Washington, Aug 30: Republican presidential nominee Senator John McCain astonished the political world on Friday, Aug 29 by naming Sarah Palin, a little-known governor of Alaska with almost no foreign policy experience, as his running mate on the Republican presidential ticket. This has invoked quite a lot of criticism in the political circles.
According to NewYork Times, it proved McCain to be 'daring, hazardous and defiantly off-message'", and 'demonstrated that he would not get boxed in by convention as he sought to put a woman next in line to the presidency for the first time'. The paper further quoted Ed Rogers, a Republican lobbyist and former aide to Presidents Ronald Reagan and George Bush, as saying that "McCain had to protect his reputation as an opponent of status quo Washington. He had to pick someone with the shortest Washington resume. He did that. He picked someone the right wing is going to be happy about. But it's a gamble."
"The question is, what does it do to the argument that Obama's not ready?" he added.
The question is particularly acute for McCain, who turned 72 on Friday and would be the oldest person to assume the presidency if he won in November.
The NYT says that his campaign now needs to convince the public that it can imagine in the Oval Office a candidate who has spent just two years as governor of a state with a quarter of the population of Brooklyn.
Know Sarah Palin better
But Palin, 44, brings clear assets to the ticket. She has instantly bolstered McCain's wobbly conservative base, which rejoiced over the selection of an anti-abortion evangelical Christian. Her reputation as a reformer who took on her state party over corruption and wasteful spending could reinforce McCain's own maverick appeal.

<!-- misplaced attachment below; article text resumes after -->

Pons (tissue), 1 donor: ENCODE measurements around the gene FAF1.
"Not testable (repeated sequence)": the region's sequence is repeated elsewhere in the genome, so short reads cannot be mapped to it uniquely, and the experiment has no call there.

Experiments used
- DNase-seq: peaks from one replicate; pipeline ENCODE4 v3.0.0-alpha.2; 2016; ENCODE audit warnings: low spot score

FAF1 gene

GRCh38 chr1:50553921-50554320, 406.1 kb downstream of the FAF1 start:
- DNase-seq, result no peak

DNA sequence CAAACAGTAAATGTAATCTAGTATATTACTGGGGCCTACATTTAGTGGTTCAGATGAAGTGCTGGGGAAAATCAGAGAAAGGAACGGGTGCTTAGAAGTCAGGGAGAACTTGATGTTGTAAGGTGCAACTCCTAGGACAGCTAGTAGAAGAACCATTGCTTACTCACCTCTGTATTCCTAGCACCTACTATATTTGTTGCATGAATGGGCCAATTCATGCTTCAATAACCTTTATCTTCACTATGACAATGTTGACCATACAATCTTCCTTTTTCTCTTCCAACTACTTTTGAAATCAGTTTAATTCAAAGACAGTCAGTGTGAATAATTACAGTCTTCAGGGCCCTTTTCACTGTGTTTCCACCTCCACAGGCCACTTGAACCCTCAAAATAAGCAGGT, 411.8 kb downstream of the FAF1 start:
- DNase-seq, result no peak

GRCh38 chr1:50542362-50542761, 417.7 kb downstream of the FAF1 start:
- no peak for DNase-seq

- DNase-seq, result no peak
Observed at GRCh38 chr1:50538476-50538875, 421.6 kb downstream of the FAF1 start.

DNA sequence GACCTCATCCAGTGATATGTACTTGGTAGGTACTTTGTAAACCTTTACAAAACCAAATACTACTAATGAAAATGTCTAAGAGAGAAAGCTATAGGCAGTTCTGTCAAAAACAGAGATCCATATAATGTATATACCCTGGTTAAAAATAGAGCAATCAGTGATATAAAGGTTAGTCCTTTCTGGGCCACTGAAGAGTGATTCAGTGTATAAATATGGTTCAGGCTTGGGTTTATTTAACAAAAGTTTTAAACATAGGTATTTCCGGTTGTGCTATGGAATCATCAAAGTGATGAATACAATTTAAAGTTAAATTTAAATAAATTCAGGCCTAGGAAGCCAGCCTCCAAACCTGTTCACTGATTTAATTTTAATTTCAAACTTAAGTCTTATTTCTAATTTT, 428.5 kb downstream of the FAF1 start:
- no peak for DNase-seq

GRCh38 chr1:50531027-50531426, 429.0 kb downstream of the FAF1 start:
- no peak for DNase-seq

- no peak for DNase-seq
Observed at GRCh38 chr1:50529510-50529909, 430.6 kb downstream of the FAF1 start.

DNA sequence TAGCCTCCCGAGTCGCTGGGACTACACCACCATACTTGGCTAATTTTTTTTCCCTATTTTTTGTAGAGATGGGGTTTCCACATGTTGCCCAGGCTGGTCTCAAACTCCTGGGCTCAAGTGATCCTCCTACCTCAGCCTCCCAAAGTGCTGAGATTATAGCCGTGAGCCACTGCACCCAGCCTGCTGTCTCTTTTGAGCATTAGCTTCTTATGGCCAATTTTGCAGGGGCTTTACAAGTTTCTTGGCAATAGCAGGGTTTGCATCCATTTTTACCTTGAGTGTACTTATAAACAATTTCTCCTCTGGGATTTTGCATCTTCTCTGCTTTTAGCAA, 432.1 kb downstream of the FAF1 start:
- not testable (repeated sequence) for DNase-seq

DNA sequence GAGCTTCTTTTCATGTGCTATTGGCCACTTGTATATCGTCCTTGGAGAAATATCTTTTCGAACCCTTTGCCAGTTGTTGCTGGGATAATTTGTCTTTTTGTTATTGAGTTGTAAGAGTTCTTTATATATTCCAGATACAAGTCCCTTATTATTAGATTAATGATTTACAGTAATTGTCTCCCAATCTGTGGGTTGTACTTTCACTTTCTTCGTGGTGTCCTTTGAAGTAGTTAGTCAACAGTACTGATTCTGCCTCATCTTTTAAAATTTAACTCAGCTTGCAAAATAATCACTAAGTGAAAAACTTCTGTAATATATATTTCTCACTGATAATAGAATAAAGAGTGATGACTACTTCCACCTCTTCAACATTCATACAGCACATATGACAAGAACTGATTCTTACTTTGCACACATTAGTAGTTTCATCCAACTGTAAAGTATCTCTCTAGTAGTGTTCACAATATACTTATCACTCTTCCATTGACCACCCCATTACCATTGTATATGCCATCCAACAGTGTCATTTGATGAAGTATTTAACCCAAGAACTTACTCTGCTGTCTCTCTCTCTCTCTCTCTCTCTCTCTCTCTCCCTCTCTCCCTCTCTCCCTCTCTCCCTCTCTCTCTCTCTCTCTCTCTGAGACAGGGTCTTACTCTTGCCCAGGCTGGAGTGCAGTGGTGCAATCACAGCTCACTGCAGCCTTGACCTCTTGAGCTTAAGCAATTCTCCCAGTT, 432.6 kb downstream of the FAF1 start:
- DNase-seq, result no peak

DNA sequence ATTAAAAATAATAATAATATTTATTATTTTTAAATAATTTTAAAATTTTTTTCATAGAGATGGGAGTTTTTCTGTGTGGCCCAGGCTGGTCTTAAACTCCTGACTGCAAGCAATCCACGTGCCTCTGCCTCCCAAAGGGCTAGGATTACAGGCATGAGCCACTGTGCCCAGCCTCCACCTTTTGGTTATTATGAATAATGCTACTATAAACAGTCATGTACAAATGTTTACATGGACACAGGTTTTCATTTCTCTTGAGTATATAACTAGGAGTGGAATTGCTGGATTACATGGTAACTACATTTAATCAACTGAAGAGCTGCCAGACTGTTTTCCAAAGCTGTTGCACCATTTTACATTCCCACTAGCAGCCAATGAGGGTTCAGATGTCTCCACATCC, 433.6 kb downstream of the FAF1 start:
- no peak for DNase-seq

Her personal narrative as a working mother raising five children, including an infant with Down syndrome, with a husband who belongs to a union, might prove attractive to working-class voters in swing states who have been suspicious of Obama. And her presence on the ticket will allow Republicans to argue that Obama would not be the only one to break barriers if elected.
"He's chosen a Washington outsider who will be an ally for him in shaking up the way things are done. This is someone with solid conservative credentials but solid credentials as a reformer. And it's clear after watching today's event, no one is going to push Sarah Palin around - not Barack Obama and not Joe Biden," claimed," said Ron Nehring, chairman of the California Republican Party.
Palin's selection, according to the paper offers clues to how McCain would govern: holding deliberations to a tight circle of advisers, looking beyond the obvious options, taking risks and relishing surprise.
Palin has been a rising star on the right since she beat an incumbent governor in a Republican primary in 2006 and then a former Democratic governor in the general election. With an approval rating around 80 percent, she is among the most popular governors. But her success has come on a small stage.
Democratic strategists compared her selection to those of Geraldine A. Ferraro in 1984 or Dan Quayle in 1988, suggesting that the decision reflected McCain's desperation.